A Record For Plant Efficiency

GE Power announced that the Chubu Electric Nishi-Nagoya power plant Block-1 – powered by GE’s 7HA gas turbine – was named the most efficient combined-cycle power plant by Guinness World Records by achieving 63.08% gross efficiency.

In addition to the HA gas turbine, the plant uses Toshiba Energy Systems & Solutions (ESS) Corp.’s steam turbine and generator technology, and overall plant system design and construction were achieved by Toshiba ESS.

With this latest achievement, GE said its HA turbine has been recognized for powering the world’s most efficient power plants in both the 50hz and 60hz energy segments. In June of 2016, GE Power and EDF were acknowledged by Guinness for delivering the world’s most efficient combined-cycle plant in a 50hz segment, powered by the 9HA turbine.  The facility, in Bouchain, France, achieved an efficiency rate of 62.22% net efficiency and was also the world’s first combined-cycle plant equipped with GE’s HA turbine.

“We’re very proud to make history once again and to partner with Chubu and Toshiba to bring GE’s industry-leading HA turbine to Japan,” said Russell Stokes, president and chief executive officer of GE Power. “Our HA technology enables the power plant of the future, delivering unprecedented levels of efficiency and reliability that can help countries everywhere meet today’s power demands and reach more aggressive emissions goals.”

GE supplied three 7HA.01 gas turbines to the Nishi-Nagoya Block-1 power plant, which provides more than 1188 MW of power to the grid, the equivalent power needed to supply approximately 2.7 million average homes in Japan.  GE said the HA gas turbines are the fastest growing fleet of gas turbines in the world, and have achieved more than 88000 operating hours of proven experience globally.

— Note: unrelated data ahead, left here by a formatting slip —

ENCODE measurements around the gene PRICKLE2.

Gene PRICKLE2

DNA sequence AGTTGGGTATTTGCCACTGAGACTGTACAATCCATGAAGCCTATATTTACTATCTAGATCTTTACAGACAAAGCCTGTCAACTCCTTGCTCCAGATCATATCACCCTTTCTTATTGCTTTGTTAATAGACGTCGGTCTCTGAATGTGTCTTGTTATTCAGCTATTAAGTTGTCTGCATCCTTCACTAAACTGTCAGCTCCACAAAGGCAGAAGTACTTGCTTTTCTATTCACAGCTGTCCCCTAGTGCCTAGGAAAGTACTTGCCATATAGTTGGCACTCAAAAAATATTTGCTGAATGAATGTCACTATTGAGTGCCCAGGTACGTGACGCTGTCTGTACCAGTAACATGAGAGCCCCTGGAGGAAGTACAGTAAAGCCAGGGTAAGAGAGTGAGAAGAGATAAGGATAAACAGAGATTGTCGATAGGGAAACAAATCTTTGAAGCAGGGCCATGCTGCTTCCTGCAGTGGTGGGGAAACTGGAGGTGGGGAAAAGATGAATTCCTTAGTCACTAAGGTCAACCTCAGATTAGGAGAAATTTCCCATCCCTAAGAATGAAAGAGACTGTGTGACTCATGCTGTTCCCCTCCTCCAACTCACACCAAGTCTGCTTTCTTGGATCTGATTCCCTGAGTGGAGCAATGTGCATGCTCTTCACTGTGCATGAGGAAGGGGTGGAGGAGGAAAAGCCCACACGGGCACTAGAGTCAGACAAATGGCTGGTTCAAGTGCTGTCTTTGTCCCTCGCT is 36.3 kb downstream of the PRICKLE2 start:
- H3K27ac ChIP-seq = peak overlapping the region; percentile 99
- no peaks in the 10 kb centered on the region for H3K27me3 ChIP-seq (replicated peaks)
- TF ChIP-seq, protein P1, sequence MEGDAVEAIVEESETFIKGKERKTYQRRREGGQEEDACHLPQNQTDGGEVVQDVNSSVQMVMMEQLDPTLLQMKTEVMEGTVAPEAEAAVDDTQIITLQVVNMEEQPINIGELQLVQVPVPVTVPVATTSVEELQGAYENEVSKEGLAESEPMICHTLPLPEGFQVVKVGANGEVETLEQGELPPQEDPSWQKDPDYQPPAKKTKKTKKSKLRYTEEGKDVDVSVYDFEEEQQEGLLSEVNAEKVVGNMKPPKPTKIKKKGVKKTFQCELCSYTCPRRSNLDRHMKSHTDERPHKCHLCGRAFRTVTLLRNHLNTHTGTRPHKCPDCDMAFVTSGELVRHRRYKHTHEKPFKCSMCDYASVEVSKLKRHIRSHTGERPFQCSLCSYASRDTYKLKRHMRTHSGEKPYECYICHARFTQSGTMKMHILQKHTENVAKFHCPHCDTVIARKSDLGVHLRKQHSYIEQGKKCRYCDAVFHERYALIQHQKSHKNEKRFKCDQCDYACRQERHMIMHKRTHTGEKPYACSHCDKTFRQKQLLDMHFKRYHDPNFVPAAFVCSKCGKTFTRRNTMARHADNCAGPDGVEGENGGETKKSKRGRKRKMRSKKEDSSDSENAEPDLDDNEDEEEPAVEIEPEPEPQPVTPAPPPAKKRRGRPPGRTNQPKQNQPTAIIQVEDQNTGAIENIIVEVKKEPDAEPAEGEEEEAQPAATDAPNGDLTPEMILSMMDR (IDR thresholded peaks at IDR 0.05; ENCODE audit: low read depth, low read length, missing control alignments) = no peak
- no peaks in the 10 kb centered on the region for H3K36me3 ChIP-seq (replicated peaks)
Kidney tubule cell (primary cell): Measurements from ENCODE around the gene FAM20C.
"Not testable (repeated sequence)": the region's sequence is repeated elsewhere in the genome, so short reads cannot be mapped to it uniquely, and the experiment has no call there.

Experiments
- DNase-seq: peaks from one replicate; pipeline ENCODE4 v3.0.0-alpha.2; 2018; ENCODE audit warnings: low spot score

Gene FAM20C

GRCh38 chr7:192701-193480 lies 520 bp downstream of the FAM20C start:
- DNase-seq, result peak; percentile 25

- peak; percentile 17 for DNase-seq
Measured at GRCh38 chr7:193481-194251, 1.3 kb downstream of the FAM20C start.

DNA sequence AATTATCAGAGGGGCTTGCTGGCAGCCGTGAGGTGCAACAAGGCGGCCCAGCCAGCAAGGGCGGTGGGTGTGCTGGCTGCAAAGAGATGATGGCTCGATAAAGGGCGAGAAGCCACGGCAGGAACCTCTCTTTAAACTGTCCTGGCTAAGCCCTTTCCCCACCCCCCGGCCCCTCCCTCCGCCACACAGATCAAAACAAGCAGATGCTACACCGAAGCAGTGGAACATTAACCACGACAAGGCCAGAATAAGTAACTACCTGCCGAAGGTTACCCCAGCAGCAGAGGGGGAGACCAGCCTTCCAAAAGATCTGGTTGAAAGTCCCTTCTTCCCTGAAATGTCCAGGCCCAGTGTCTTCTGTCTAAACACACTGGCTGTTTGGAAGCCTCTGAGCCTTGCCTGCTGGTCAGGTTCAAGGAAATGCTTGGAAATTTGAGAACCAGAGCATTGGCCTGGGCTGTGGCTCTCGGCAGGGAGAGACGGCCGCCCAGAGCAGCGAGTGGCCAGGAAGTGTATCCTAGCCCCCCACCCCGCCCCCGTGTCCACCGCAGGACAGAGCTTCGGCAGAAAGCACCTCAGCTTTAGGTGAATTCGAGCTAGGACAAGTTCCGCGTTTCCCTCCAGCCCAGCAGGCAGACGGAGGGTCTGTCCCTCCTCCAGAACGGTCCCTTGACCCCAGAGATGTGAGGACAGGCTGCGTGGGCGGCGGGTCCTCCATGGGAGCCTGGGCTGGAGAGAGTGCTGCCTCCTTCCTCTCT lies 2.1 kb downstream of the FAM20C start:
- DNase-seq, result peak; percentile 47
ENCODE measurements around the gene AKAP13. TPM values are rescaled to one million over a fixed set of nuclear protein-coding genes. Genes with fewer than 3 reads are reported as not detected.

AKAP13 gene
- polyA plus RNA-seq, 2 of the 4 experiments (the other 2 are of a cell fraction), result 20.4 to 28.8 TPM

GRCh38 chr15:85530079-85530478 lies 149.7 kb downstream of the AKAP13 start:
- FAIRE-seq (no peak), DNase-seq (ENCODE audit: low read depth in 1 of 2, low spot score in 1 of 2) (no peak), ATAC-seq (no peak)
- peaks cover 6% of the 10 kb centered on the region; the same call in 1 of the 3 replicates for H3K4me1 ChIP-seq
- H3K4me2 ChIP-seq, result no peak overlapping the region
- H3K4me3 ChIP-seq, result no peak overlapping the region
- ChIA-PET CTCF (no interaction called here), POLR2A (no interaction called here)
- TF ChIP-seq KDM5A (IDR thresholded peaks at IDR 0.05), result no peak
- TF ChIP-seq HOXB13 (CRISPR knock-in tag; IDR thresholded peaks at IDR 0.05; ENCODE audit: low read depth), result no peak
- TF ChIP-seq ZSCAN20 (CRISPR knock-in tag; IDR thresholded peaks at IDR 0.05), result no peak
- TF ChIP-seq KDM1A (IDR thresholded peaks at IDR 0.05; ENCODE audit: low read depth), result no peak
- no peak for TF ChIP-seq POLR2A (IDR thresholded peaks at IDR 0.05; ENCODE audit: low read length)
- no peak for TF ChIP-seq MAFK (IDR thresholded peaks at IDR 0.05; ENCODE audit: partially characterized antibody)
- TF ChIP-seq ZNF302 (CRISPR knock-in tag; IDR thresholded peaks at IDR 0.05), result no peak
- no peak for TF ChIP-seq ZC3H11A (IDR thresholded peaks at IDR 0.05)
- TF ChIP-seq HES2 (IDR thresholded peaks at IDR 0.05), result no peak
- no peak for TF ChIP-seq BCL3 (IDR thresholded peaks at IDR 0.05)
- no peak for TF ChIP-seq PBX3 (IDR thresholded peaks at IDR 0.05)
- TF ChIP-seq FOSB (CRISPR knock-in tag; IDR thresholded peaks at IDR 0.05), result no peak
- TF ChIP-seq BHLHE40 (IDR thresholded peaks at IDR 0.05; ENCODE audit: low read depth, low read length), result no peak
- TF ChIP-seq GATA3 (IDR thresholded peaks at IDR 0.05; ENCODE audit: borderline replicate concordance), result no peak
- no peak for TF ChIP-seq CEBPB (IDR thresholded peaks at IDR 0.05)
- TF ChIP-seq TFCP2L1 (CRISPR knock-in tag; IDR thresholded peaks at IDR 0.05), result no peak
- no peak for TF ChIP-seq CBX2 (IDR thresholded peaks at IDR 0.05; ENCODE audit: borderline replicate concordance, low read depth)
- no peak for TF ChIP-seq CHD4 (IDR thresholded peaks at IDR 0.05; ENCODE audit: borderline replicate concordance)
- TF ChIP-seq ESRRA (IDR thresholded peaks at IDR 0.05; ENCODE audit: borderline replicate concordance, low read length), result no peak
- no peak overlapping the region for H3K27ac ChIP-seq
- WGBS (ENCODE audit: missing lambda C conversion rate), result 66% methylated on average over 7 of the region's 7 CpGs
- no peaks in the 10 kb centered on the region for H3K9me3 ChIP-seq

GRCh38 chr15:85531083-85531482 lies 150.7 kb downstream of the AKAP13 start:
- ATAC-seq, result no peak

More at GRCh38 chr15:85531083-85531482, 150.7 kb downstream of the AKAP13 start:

“To support manufacturing by providing a stable and inexpensive power supply in Chubu, Japan’s central region, we have been making unremitting efforts to construct power generation facilities that achieve the world’s highest levels of output and efficiency,” said Satoru Katsuno, president & director of Chubu Electric Power.

Japan is currently in a transition to cleaner, more efficient power generation. Low-cost natural gas-fired combined-cycle power plants and renewables are becoming more important in the country as demand growth slows and utilities face more competition due to deregulation. When Chubu Electric was looking to replace its 40-year-old Nishi-Nagoya facility, it selected a higher efficiency and more flexible large block gas turbine that could support multi-combined-cycle operation, provide low NOx emissions, and run on liquefied natural gas (LNG) fuel.

The 7HA’s fuel flexibility accommodates a wide range of gas and liquid fuels, including high ethane (shale) gas and LNG. Additionally, the 7HA can ramp up to full load in less than 30 minutes allowing for greater grid stability with renewable and alternative energy sources. The efficiency gains should help Chubu Electric reduce fuel costs and CO2 emissions.

GE supplied three more 7HA.01 gas turbines to Block-2 of the Nishi Nagoya facility, which is expected to achieve commercial operation at the end of March 2018. Japan and the U.S. represent the largest 60Hz energy regions. GE already has two similar power plants fully commissioned in Texas that use 7HA technology, with many others coming online this year. Around the world, we will bring more than 30 HA units into commercial operation in 2018.

 

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